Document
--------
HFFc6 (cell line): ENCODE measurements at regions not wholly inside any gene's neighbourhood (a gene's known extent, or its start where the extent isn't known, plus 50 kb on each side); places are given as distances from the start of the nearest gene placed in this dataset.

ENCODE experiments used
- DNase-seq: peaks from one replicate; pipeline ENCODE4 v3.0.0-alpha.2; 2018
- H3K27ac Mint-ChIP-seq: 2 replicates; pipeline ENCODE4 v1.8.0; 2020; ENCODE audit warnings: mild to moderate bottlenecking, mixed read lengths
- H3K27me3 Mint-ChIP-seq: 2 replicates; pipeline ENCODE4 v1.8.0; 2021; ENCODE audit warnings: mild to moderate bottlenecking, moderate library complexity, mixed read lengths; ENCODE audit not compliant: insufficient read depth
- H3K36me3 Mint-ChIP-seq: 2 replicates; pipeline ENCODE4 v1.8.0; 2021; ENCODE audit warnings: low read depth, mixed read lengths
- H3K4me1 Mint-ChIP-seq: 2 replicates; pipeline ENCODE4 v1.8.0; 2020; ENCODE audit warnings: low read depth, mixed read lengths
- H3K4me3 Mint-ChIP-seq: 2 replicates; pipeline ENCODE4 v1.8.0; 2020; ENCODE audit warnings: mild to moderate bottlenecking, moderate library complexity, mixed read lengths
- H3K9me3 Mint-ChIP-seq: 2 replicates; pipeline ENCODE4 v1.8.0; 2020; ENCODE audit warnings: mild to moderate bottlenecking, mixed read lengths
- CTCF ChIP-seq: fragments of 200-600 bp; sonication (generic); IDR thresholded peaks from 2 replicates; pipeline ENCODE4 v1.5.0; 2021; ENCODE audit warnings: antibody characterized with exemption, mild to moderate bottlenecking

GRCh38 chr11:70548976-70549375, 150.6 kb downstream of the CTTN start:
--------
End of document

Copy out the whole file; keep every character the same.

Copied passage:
HFFc6 (cell line): ENCODE measurements at regions not wholly inside any gene's neighbourhood (a gene's known extent, or its start where the extent isn't known, plus 50 kb on each side); places are given as distances from the start of the nearest gene placed in this dataset.

ENCODE experiments used
- DNase-seq: peaks from one replicate; pipeline ENCODE4 v3.0.0-alpha.2; 2018
- H3K27ac Mint-ChIP-seq: 2 replicates; pipeline ENCODE4 v1.8.0; 2020; ENCODE audit warnings: mild to moderate bottlenecking, mixed read lengths
- H3K27me3 Mint-ChIP-seq: 2 replicates; pipeline ENCODE4 v1.8.0; 2021; ENCODE audit warnings: mild to moderate bottlenecking, moderate library complexity, mixed read lengths; ENCODE audit not compliant: insufficient read depth
- H3K36me3 Mint-ChIP-seq: 2 replicates; pipeline ENCODE4 v1.8.0; 2021; ENCODE audit warnings: low read depth, mixed read lengths
- H3K4me1 Mint-ChIP-seq: 2 replicates; pipeline ENCODE4 v1.8.0; 2020; ENCODE audit warnings: low read depth, mixed read lengths
- H3K4me3 Mint-ChIP-seq: 2 replicates; pipeline ENCODE4 v1.8.0; 2020; ENCODE audit warnings: mild to moderate bottlenecking, moderate library complexity, mixed read lengths
- H3K9me3 Mint-ChIP-seq: 2 replicates; pipeline ENCODE4 v1.8.0; 2020; ENCODE audit warnings: mild to moderate bottlenecking, mixed read lengths
- CTCF ChIP-seq: fragments of 200-600 bp; sonication (generic); IDR thresholded peaks from 2 replicates; pipeline ENCODE4 v1.5.0; 2021; ENCODE audit warnings: antibody characterized with exemption, mild to moderate bottlenecking

GRCh38 chr11:70548976-70549375, 150.6 kb downstream of the CTTN start: